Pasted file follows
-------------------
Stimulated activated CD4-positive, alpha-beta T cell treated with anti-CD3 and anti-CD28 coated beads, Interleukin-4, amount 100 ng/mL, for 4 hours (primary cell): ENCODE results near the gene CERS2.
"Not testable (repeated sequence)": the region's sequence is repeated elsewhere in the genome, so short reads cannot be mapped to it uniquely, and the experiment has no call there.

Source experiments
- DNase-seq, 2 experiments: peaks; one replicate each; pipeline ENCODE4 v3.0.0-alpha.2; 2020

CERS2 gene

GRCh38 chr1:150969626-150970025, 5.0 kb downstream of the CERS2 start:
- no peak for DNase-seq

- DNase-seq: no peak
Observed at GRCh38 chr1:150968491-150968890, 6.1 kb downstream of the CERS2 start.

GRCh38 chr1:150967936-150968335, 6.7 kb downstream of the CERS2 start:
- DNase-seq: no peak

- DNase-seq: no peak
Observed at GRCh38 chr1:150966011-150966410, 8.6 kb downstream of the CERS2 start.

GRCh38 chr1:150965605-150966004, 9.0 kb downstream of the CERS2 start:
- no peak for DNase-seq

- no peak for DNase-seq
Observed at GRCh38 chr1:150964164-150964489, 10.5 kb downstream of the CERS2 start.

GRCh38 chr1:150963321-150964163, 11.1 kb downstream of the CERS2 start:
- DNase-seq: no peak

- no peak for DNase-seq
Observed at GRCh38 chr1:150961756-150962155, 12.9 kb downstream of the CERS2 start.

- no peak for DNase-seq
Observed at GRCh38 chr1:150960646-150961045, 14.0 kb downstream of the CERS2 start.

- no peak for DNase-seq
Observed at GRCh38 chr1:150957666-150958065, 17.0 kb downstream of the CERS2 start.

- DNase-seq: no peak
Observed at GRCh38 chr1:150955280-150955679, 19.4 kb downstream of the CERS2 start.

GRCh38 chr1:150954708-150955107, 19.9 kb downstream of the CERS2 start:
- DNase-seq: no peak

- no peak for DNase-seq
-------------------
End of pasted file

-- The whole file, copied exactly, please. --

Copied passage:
Stimulated activated CD4-positive, alpha-beta T cell treated with anti-CD3 and anti-CD28 coated beads, Interleukin-4, amount 100 ng/mL, for 4 hours (primary cell): ENCODE results near the gene CERS2.
"Not testable (repeated sequence)": the region's sequence is repeated elsewhere in the genome, so short reads cannot be mapped to it uniquely, and the experiment has no call there.

Source experiments
- DNase-seq, 2 experiments: peaks; one replicate each; pipeline ENCODE4 v3.0.0-alpha.2; 2020

CERS2 gene

GRCh38 chr1:150969626-150970025, 5.0 kb downstream of the CERS2 start:
- no peak for DNase-seq

- DNase-seq: no peak
Observed at GRCh38 chr1:150968491-150968890, 6.1 kb downstream of the CERS2 start.

GRCh38 chr1:150967936-150968335, 6.7 kb downstream of the CERS2 start:
- DNase-seq: no peak

- DNase-seq: no peak
Observed at GRCh38 chr1:150966011-150966410, 8.6 kb downstream of the CERS2 start.

GRCh38 chr1:150965605-150966004, 9.0 kb downstream of the CERS2 start:
- no peak for DNase-seq

- no peak for DNase-seq
Observed at GRCh38 chr1:150964164-150964489, 10.5 kb downstream of the CERS2 start.

GRCh38 chr1:150963321-150964163, 11.1 kb downstream of the CERS2 start:
- DNase-seq: no peak

- no peak for DNase-seq
Observed at GRCh38 chr1:150961756-150962155, 12.9 kb downstream of the CERS2 start.

- no peak for DNase-seq
Observed at GRCh38 chr1:150960646-150961045, 14.0 kb downstream of the CERS2 start.

- no peak for DNase-seq
Observed at GRCh38 chr1:150957666-150958065, 17.0 kb downstream of the CERS2 start.

- DNase-seq: no peak
Observed at GRCh38 chr1:150955280-150955679, 19.4 kb downstream of the CERS2 start.

GRCh38 chr1:150954708-150955107, 19.9 kb downstream of the CERS2 start:
- DNase-seq: no peak

- no peak for DNase-seq